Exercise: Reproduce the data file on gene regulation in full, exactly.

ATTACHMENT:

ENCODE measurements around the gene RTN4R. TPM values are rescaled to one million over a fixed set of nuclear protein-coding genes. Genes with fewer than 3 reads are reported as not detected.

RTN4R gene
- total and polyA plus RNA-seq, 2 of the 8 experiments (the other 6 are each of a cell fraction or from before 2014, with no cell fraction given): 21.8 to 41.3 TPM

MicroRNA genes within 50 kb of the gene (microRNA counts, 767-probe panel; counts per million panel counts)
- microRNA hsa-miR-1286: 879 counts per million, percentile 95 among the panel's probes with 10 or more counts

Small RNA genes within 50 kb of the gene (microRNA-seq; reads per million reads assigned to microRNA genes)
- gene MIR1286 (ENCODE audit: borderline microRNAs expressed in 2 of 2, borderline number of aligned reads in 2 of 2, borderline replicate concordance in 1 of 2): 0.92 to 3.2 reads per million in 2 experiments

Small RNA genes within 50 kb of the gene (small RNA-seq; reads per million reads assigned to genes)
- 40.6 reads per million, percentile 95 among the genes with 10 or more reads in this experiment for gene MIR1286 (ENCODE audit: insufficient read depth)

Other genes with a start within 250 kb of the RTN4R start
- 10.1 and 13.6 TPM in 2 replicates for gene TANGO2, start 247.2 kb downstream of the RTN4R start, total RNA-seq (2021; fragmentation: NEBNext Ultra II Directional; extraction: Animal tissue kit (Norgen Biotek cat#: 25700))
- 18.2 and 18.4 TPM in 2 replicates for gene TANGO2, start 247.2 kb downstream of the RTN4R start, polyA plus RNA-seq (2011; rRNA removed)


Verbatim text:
ENCODE measurements around the gene RTN4R. TPM values are rescaled to one million over a fixed set of nuclear protein-coding genes. Genes with fewer than 3 reads are reported as not detected.

RTN4R gene
- total and polyA plus RNA-seq, 2 of the 8 experiments (the other 6 are each of a cell fraction or from before 2014, with no cell fraction given): 21.8 to 41.3 TPM

MicroRNA genes within 50 kb of the gene (microRNA counts, 767-probe panel; counts per million panel counts)
- microRNA hsa-miR-1286: 879 counts per million, percentile 95 among the panel's probes with 10 or more counts

Small RNA genes within 50 kb of the gene (microRNA-seq; reads per million reads assigned to microRNA genes)
- gene MIR1286 (ENCODE audit: borderline microRNAs expressed in 2 of 2, borderline number of aligned reads in 2 of 2, borderline replicate concordance in 1 of 2): 0.92 to 3.2 reads per million in 2 experiments

Small RNA genes within 50 kb of the gene (small RNA-seq; reads per million reads assigned to genes)
- 40.6 reads per million, percentile 95 among the genes with 10 or more reads in this experiment for gene MIR1286 (ENCODE audit: insufficient read depth)

Other genes with a start within 250 kb of the RTN4R start
- 10.1 and 13.6 TPM in 2 replicates for gene TANGO2, start 247.2 kb downstream of the RTN4R start, total RNA-seq (2021; fragmentation: NEBNext Ultra II Directional; extraction: Animal tissue kit (Norgen Biotek cat#: 25700))
- 18.2 and 18.4 TPM in 2 replicates for gene TANGO2, start 247.2 kb downstream of the RTN4R start, polyA plus RNA-seq (2011; rRNA removed)